Tuesday, September 13, 2011

Writing the Second Novel: Three Things to Consider

I "started" novel number two this month, although I'm realizing that the verb "to start" is a slippery one. But I'm finding it useful to change up my process this time.

Here's what I'm doing differently:

1) I've got myself a new Scrivener program, which is going to make my research organize itself. Well, I hope so, anyway. Because novel number two is historical (Vietnam War), I'm going to have copious notes to keep track of. So far, I love Scrivener, which has all kinds of nifty gadgets for organizing characters, scenes, and locations, and umpteen methods of outlining. Anybody else out there in blog-land using it?

2) I'm starting out with an intensive "Next Level Plotting Workshop" run by Joyce Sweeney and Jamie Morris. The workshop runs this weekend, from Friday through Sunday in Mount Dora, Florida, and Joyce says we're barely going to budge from our computers for the whole 48+ hours, so I expect to come back with not only a good chunk of writing, but an outline or plan that I'm proud of. I'm not sayin' I'll stick with it (novel number one was written seat-of-the-pants.) But I have very good intentions.

3) In spite of the fact that marriages between journals and humans are not yet legal in the State of Florida, I'm unofficially joined at the hip with my (paper) notebook. I plan to take it everywhere, so whenever I have a brilliant idea, Lo, I also have a place to immortalize it. So many of those Eureka! moments got lost during the writing of my last novel -- they got scrawled down on cocktail napkins or matchbook covers (then promptly misplaced) or not written down at all. This time, no matter how dumb or misguided the notion seems at the moment, it's going into the notebook (a very pretty leather one with its own little strap). I can sort the wheat from the chaff later, when I'm recollecting my emotion in tranquility.

So, anybody else changing things up for their second (or third, or fourth, or fifth) shot at literary greatness? Tell me your tricks.


  1. Hi Gail,

    How's the Scrivener working out? I just gave it a quick look. I joke that my debut novel "The Final Salute" was puzzled together using yellow sticky notes. :) Good luck on your second novel. I'm working on #2 although I don't count two MS in a bottom file cabinet. :)

    Take care,


  2. I'm a total Scrivener lover! I'm obsessed.

    I'm actually a pantser, and vowed to outline for the second novel (2/3 of the way through now. Guess what didn't happen.) But Scrivener helps me quasi-outline by making "notecards" of my scenes and move them around in chapters. Brilliance.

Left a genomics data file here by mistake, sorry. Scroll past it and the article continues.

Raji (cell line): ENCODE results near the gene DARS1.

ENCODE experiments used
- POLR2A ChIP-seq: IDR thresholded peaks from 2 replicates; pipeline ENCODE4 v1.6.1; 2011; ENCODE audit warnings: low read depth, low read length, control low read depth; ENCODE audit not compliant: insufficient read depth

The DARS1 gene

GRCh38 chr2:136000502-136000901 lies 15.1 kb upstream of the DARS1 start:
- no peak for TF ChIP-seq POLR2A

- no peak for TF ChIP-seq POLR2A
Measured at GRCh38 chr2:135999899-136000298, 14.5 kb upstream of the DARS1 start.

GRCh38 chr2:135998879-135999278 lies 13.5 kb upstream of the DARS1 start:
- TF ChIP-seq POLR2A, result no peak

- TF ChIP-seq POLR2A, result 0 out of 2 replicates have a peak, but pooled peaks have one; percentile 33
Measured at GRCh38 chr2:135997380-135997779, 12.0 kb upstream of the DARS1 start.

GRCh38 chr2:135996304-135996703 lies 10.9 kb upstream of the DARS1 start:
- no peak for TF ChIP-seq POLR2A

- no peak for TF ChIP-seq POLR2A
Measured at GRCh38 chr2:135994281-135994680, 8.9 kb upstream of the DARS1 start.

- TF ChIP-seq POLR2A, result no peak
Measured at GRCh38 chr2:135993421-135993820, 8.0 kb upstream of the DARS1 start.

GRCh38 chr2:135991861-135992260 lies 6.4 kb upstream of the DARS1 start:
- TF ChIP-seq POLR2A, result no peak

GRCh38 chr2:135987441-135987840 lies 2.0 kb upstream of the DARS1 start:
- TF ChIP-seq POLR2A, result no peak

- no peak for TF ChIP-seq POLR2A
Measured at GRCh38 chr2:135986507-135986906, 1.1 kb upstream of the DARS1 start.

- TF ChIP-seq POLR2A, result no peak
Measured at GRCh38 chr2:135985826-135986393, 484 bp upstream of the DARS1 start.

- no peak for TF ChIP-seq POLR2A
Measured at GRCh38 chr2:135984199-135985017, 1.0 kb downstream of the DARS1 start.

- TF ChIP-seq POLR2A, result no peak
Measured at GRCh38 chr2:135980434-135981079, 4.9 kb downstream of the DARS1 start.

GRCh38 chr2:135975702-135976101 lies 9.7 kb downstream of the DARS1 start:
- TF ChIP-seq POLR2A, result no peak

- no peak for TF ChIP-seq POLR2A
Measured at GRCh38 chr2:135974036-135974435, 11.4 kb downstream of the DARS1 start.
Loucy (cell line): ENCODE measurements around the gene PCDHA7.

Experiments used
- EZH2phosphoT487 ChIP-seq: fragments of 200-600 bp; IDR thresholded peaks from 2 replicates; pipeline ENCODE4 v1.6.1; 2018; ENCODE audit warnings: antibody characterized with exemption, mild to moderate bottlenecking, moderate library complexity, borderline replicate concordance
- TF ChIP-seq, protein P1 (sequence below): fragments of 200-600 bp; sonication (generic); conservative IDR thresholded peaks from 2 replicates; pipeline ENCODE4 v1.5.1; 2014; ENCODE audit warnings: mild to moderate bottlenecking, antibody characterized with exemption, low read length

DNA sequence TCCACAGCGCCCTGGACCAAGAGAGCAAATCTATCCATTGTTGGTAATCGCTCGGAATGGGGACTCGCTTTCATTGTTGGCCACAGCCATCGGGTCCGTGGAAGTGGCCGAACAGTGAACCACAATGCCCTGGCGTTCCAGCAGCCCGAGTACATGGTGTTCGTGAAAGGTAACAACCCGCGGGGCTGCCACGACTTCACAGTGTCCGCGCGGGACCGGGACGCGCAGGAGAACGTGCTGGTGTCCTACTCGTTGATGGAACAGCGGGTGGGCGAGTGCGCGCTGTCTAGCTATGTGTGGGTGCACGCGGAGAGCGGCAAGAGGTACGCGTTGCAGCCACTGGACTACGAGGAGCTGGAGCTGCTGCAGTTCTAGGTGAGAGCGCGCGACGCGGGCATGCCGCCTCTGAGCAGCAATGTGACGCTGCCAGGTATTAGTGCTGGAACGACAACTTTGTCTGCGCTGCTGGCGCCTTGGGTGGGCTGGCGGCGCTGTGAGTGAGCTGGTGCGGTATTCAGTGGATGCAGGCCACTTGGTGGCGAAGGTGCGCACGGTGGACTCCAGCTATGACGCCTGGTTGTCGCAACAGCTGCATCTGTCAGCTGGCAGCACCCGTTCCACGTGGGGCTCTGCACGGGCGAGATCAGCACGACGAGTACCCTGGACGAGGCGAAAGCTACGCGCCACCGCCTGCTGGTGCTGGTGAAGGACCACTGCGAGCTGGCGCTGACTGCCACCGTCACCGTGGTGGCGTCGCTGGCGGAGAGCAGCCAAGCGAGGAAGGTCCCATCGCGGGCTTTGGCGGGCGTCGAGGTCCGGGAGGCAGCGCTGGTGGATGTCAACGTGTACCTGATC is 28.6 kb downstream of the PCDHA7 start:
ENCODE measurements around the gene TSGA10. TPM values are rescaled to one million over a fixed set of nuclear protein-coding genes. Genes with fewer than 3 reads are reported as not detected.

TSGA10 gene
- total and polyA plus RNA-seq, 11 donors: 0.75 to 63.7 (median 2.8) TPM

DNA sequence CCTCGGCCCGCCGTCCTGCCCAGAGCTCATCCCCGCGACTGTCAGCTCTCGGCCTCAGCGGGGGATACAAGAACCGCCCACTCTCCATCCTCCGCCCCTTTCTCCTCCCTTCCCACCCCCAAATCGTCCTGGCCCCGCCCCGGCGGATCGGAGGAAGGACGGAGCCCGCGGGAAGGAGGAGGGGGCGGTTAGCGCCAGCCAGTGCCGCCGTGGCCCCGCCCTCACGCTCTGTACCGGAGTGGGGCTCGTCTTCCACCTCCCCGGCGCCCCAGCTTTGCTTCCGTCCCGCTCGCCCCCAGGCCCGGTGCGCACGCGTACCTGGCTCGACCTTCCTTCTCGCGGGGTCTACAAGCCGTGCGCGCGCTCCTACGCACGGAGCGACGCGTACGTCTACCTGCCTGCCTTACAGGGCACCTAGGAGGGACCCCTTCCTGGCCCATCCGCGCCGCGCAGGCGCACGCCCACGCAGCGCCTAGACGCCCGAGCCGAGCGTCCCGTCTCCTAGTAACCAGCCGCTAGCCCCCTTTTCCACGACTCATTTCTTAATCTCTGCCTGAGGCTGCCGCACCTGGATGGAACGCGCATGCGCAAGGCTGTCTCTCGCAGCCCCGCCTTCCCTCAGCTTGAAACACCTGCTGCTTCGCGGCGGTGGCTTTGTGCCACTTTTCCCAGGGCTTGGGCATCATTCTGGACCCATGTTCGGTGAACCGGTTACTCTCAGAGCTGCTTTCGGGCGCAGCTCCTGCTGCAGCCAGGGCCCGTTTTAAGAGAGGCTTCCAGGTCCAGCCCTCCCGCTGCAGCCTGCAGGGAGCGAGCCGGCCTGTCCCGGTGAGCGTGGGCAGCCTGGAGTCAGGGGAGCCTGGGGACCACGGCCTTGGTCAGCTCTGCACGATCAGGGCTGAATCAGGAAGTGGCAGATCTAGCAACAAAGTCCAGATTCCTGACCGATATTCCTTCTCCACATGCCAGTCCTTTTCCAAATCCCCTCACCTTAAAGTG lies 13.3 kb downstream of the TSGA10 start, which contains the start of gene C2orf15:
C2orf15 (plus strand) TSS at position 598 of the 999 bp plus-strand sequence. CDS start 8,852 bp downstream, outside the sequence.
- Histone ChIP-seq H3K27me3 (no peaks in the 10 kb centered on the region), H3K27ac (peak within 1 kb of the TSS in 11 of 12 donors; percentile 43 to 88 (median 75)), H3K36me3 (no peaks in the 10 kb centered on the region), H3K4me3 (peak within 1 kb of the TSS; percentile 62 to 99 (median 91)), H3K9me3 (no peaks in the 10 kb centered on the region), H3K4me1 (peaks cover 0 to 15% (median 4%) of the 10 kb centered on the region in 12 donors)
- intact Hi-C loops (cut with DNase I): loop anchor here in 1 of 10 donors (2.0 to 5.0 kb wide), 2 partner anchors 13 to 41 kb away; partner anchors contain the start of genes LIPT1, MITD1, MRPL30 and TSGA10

I'm also already seeing, as I draft, what will need to be edited, so I'll have a better head going into editing. That first book sure was training wheels!

    Good luck!

  3. You know what else I intend to love about Scrivener, Leigh Ann? That you can compile a synopsis while you're drafting! Instead of having to do it at the end! *Le sigh*
    @Kathleen: I agree with Leigh Ann that this program is addictive, and very helpful. Sort of the difference between washing your laundry on a wooden washboard and having a supersonic Kenmore.

  4. So I guess I need to check out Scrivener. I love your plans.. How long has #2 been in the brewing?

  5. I'm going to have to look into Scrivener, too. My change-up for my next novel is...to write a sequel. Or at least outline it. All of my manuscripts have been stand-alones so far, but a sequel seems to fit for this one. Now if I could just figure out how to write one...

    Becca @ The Bookshelf Muse

  6. @Joanna: a few months. Joyce and Jamie run these Next Level workshops down here in Florida three or four times a year (I think), and this one just happened to coincide with the beginning of novel #2. And yes, Becca and Joanna, definitely check out Scrivener. You can test it for free for 30 days (that's 30 days of actual use), and it's not that expensive ($150 or so). I know I sound like I'm working for them (actually, that wouldn't be a bad gig). I do think it's more valuable to use it with a new project rather than try to translate a WIP into it, though.

  7. I LOVE SCRIVENER! :) I'm using Scrivener for Windows, but seriously, I don't know how I wrote anything (with any complexity) before. It's just that essential for me as an organizing tool. Not so much the writing, though. Still do that in Word.

    And DARN I thought you mean second novel as in second-in-the-series. I just started one of those (well, still outlining). Good luck on novel #2 - you're already ahead! I didn't start using Scrivener until 3 or 4. :)

  8. @Susan -- Weeeelllll, actually, now that you mention it: I have a second-in-series putting itself together in the far back of my brain, too. But I gotta sell the first-in-series before I throw myself fully into it.